Friday, June 24, 2016

I Will Send Rain

  I Will Send Rain by Rae Meadows

      I have always had a fascination with the Great Depression, the Dust Bowl and the strength required of the people living in that time and area to survive.  I often wondered if I would have.  There are many books set in that time and place all demonstrating the hard, hard life.  But most of the books show us only one side, the side of the people who left their farms and homes to drive across country to California where they were promised more and better.   Of course, the work turned out to be less and not so great, but at least it was green and wet.
      I Will Send Rain is a story about a family that stayed.  In the town of Mulehead, Oklahoma, Annie Bell fights the dust with determination.  She is determined to make life appear normal even if it is far from it.  In order to make a difference in the drought, there must be 16 inches of rain and  in the excitement of seeing big black clouds rolling along the horizon, the family mistakes them for rain but the skies bring black clouds of dust instead, the black topsoil rolling along the land.  And this storm is only the beginning. Dust covers everything, hair, food, clothes, animal’s eyes, confounding the livestock. It gets into everything, even her son Fred’s lungs.  Fred has dust pheumonia, but he is never down about his condition.  He wants to be normal, not wear the mask, run and collect bones for his bone pile he hopes to sell for fertilizer someday.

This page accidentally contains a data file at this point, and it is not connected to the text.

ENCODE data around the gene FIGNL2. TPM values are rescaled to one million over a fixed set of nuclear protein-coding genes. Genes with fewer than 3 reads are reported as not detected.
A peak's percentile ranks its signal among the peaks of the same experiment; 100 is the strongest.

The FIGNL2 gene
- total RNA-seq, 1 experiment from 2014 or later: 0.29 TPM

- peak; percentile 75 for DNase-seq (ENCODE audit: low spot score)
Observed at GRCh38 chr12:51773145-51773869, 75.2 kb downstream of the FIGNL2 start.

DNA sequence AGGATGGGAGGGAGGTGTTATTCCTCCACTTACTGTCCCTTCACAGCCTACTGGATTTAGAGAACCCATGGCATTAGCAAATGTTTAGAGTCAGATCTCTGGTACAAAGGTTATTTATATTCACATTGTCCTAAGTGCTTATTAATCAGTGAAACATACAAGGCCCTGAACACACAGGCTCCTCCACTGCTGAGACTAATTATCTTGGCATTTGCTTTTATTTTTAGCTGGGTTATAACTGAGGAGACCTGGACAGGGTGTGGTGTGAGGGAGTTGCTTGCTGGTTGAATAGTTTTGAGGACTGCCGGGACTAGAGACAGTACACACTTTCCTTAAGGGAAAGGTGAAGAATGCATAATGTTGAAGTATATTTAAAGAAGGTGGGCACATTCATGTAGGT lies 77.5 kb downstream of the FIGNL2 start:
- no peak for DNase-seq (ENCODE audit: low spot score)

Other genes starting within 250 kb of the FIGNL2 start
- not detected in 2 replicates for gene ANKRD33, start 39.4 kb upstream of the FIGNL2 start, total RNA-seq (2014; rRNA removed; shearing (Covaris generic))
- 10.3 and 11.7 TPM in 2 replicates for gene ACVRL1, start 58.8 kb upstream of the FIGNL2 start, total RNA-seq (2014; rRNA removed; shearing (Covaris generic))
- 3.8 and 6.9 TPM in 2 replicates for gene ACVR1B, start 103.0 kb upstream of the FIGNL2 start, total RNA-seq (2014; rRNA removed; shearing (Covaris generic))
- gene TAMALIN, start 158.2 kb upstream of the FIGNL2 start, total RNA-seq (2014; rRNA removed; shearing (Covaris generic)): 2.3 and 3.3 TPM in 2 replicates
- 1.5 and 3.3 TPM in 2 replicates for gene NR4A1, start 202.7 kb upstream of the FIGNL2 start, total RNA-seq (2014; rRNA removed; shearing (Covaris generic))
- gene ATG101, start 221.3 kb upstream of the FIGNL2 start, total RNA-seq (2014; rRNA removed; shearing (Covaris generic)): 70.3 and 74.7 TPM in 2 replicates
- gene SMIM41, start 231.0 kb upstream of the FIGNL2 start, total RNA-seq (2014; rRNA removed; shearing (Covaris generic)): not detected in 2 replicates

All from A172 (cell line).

Annie’s daughter, Birdie, is fifteen and anxious to see the world outside Mulehead.  She does what she can to help out and keep Fred’s spirits up, but she wants more than dust in her life.  Birdie and her neighbor Cy begin to dream of another life somewhere clean.
     Samuel, Annie’s husband, has turned to the only thing he can think of to bring rain.  God.  Samuel decides, along with Fred, to build an ark because when it does finally rain, they are going to need one.
     Annie can’t tolerate much for long anymore and finds her own ways to cope with the heat, dust and depression. 
     The more I read about this time in our history, the more I try to place myself there and question my own strength to endure. The more I read the more I know how weak I am.

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